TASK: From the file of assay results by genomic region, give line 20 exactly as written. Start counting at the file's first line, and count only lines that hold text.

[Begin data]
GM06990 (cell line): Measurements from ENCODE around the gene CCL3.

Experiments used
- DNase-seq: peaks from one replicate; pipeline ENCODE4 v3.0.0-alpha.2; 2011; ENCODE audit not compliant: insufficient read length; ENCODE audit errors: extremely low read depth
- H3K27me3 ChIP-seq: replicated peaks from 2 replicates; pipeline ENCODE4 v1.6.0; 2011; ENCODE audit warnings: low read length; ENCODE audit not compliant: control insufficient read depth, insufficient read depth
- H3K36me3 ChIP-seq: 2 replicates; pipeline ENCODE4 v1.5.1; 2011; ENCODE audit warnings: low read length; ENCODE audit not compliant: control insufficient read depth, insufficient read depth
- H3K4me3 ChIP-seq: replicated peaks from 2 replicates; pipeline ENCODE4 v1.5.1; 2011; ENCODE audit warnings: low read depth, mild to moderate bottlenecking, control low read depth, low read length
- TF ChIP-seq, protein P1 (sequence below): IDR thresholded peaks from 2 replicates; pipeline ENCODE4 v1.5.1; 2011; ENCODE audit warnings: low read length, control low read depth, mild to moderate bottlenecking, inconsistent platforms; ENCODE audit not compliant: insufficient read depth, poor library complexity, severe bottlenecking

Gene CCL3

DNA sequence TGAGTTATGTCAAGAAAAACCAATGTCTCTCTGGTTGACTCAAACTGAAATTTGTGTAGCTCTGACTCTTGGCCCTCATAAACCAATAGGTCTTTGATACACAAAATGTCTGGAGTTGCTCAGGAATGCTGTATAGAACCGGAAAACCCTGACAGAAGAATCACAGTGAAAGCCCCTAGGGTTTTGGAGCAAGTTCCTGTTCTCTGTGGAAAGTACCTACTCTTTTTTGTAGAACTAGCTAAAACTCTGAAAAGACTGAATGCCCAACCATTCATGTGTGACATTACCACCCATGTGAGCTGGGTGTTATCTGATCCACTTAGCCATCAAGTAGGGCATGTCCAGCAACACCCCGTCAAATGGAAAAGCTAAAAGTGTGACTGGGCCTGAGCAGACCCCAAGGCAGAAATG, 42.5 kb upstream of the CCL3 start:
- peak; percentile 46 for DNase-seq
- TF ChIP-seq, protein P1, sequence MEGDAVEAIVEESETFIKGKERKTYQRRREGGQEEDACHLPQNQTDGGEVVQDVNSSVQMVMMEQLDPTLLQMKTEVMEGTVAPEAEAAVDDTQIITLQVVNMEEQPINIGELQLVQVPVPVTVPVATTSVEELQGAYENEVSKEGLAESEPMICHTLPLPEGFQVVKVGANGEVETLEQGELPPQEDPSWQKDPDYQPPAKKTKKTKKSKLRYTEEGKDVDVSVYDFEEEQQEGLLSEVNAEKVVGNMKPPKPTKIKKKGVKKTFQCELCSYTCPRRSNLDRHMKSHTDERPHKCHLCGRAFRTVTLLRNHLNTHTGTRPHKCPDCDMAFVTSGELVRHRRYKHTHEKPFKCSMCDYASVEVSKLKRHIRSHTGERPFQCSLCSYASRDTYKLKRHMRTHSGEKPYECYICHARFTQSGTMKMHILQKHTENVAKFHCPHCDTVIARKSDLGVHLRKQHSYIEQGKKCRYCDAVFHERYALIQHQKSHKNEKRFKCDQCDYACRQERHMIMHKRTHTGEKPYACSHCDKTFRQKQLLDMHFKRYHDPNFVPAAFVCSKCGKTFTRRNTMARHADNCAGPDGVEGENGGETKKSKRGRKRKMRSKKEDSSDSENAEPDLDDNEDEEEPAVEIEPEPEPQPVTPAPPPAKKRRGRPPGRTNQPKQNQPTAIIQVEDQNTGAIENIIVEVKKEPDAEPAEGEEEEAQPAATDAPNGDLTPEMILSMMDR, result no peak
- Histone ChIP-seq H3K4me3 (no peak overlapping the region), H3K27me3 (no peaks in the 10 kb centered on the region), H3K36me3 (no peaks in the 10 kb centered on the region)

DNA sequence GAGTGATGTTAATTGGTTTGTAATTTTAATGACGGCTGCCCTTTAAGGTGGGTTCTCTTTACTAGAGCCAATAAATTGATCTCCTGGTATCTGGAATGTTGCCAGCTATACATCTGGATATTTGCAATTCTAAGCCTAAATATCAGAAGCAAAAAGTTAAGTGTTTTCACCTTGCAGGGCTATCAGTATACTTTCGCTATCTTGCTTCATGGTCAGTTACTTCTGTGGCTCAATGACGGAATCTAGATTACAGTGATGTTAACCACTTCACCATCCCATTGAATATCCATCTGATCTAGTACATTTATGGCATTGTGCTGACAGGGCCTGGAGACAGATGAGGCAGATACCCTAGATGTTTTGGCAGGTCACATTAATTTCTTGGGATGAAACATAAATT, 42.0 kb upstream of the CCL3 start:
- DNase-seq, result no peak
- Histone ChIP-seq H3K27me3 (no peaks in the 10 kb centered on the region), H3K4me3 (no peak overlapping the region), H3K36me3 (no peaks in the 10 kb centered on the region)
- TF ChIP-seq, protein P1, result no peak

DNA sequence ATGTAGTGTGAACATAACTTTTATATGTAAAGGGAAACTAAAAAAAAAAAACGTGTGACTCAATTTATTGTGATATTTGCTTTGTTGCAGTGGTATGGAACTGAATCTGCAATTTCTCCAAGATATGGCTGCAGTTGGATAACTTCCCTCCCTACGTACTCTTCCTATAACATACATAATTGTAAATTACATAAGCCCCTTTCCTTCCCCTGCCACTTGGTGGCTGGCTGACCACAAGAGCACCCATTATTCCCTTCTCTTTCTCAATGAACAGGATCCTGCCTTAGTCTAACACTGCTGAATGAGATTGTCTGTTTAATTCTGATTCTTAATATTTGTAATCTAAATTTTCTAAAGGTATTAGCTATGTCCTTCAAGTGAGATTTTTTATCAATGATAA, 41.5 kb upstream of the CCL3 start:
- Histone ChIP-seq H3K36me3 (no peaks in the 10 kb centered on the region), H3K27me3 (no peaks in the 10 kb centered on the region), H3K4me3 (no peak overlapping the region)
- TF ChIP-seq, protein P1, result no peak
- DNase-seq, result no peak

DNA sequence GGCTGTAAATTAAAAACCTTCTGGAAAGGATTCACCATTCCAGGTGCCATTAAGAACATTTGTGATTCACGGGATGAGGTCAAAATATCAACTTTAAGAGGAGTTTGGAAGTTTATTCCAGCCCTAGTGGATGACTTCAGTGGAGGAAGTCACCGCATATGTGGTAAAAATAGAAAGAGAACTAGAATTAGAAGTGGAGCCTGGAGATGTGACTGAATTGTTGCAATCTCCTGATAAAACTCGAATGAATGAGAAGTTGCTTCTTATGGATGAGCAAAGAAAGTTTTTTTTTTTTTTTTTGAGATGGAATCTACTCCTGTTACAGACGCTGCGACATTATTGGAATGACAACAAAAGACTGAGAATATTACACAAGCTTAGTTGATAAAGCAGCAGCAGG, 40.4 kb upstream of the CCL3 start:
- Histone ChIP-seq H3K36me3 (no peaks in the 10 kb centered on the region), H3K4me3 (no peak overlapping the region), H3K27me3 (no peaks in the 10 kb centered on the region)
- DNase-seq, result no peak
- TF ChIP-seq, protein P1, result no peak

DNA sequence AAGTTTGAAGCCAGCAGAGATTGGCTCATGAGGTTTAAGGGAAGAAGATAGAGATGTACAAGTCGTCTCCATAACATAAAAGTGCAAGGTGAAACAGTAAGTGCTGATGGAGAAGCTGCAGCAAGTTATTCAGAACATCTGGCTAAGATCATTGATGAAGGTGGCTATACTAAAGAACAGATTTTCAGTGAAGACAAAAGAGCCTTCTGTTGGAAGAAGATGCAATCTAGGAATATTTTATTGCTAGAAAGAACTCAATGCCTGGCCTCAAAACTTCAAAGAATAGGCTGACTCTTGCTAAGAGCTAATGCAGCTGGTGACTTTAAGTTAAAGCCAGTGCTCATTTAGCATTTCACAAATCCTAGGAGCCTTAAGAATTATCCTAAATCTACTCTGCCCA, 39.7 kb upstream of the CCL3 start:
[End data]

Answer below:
- DNase-seq, result no peak